Should you let your dog kiss your face?
We know there is no greater feeling when you get home to get an affectionate greeting from the four-legged members of your family. These greetings can include an ear scratch, leg bump, or a big dog kiss sweeping across your face. Now, the question is, is this safe? Should you let your dog lick you in your face?
Animal experts all agree on one scientifically proven fact: It is not sanitary for your dog to lick any are of your face! Dogs carry various bacteria in their mouths that can be beneficial or non-effective to their health. These bacteria, however, were not meant to be absorbed by our bodies.
Throughout this article, we will be exploring the reasons why you should not let your dog kiss your face along with the potential consequences of having frequent licks from your furry companion.
Why do dogs lick you to show affection?
There have been various studies to try and find out why dogs behave the way they do. According to certain studies, licking behaviors stem from personality traits bred through canines as a means of communication, bonding, grooming, or even psychological problems.
Mother dogs show affection to their puppies in a lot of different ways to create that biological bonds they need. They make use of licking from the moment of birth. Usually, the mother dog will wake her puppies from their post-partum state through licking.
When dogs meet other dogs, they will use licking as a bonding tool. Licking is also a way dogs show submission to their pack master. This is a natural instinct for them. Our fur babies see us as their owners and “leader, so the ingrained behaviors are communicated in the same ways.
Excessive licking towards humans might also be signs of deeper mental problems. Our pets can often feel separation anxiety or be nervous in their surroundings due to noise, crowds, smells etc.
Why not to kiss?
A dog’s mouth is host to oral microbiome of bacteria, viruses and yeast. The term “zoonotic” is frequently used to describe the bacteria that reside in a dog’s mouth. These bacteria can be passed on to humans and cause disease.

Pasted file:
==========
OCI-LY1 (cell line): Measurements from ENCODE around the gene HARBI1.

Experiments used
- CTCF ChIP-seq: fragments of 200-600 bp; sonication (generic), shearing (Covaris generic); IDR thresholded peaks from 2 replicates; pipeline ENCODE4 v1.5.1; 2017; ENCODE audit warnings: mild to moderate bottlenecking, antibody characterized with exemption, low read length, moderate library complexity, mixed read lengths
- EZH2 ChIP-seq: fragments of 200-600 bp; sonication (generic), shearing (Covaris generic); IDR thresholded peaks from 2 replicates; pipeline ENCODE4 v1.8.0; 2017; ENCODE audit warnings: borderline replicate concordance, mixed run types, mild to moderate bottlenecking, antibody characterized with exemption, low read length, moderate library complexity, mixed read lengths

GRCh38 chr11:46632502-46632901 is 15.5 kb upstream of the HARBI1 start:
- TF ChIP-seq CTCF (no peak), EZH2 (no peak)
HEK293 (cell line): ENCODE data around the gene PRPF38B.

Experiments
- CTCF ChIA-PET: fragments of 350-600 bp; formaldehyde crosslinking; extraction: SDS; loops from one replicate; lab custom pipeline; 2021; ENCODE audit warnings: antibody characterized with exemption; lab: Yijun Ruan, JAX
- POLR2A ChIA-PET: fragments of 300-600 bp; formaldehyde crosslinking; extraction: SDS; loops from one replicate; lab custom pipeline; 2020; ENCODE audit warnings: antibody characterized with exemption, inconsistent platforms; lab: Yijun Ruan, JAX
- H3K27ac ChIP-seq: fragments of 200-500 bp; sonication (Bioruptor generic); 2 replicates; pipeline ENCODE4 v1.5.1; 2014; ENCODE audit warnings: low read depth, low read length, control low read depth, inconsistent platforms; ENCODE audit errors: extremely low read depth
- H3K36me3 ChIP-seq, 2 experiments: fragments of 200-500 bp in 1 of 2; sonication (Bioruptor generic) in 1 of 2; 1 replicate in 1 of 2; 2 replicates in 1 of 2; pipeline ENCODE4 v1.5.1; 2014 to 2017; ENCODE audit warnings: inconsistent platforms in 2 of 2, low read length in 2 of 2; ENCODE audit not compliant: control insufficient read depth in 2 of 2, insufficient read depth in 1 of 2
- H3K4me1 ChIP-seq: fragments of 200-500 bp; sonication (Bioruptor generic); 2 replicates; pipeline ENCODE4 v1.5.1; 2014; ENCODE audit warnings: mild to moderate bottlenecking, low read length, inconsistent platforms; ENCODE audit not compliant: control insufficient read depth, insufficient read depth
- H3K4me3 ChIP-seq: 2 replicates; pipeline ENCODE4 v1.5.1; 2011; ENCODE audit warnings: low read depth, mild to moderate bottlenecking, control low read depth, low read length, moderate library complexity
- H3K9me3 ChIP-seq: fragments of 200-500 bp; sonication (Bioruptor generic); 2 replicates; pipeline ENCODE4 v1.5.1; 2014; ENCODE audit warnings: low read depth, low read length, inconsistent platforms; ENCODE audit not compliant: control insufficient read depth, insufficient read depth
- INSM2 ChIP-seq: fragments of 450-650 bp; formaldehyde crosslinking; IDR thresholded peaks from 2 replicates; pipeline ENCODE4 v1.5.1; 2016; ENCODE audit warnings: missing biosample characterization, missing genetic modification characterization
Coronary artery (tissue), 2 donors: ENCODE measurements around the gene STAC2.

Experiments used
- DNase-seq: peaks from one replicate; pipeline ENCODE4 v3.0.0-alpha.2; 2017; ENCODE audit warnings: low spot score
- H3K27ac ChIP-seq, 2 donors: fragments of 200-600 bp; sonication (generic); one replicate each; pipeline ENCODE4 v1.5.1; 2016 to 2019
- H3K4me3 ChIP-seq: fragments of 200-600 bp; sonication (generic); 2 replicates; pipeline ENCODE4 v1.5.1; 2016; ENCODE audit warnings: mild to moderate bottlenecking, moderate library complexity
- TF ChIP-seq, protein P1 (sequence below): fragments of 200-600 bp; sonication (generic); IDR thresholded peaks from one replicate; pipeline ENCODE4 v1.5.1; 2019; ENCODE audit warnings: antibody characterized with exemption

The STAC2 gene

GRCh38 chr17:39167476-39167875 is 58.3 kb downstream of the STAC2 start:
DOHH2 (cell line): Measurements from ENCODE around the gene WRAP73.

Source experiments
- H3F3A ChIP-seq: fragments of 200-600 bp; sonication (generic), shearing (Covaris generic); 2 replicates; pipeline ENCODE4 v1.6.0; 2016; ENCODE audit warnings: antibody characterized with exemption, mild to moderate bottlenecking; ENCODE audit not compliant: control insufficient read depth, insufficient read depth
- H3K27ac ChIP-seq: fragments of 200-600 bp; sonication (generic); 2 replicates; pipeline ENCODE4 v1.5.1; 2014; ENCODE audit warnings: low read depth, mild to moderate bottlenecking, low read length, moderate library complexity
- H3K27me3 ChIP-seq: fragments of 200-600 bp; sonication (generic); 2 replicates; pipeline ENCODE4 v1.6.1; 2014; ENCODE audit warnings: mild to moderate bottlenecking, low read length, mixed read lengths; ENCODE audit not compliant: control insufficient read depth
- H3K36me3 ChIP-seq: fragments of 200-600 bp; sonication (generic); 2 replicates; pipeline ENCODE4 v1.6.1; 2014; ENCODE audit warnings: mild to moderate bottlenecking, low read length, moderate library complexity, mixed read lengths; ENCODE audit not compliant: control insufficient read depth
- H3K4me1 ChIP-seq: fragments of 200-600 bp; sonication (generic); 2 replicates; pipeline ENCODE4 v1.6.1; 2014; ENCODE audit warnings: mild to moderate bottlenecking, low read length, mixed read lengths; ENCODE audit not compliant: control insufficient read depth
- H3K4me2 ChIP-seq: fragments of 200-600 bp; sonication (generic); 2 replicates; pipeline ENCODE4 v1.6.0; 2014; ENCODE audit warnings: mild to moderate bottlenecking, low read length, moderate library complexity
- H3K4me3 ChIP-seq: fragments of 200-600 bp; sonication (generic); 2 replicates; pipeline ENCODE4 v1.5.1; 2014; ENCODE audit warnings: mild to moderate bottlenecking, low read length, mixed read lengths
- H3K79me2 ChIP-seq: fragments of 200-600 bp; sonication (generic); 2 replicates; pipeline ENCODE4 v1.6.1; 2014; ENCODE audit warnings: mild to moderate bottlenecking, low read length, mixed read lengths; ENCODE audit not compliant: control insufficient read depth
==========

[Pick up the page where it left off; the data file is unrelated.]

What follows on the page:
Remember, a dog spends a lot of time nosing around in areas where they shouldn’t. They tend to sniff around unsanitary areas. Just think about it, this means that not only is your dog’s mouth a host to these bacteria, but their muzzles can be as well. Dogs lick themselves to clean and additional bacteria are also transferred when their tongues lick around their muzzle for a quick cleanup.
What are the dangers of dog kisses?
These are the top five bacteria that could be transferred through the face and/or mouth:
- Capnocytophaga Canimorsus: An organism carried in the mouths of dogs, and it causes a very bad sepsis infection.
- Staphylococcus Aureu (Staph Infection): The majority of time your dog can safely carry this virus strain without it affecting their overall health, but when transferred to a human it can have life-threatening consequences.
- Ringworm or Hookworm: Can cause either painful itchy infections or inflammation, or even intestinal bleeding depending on the point of entry.
- E.Coli: A potentially fatal bacterial disease with symptoms ranging from diarrhea to nausea to intestinal bleeding.
- Salmonella: A painful bacterial disease that can cause diarrhea, intestinal cramping, nausea and vomiting.
We know that we love our fur babies and that dogs are generally affectionate, lovable creatures. Their lovable natural behavior should never be discouraged, however, there should be boundaries. How our dogs display that affection can be beneficial for everyone!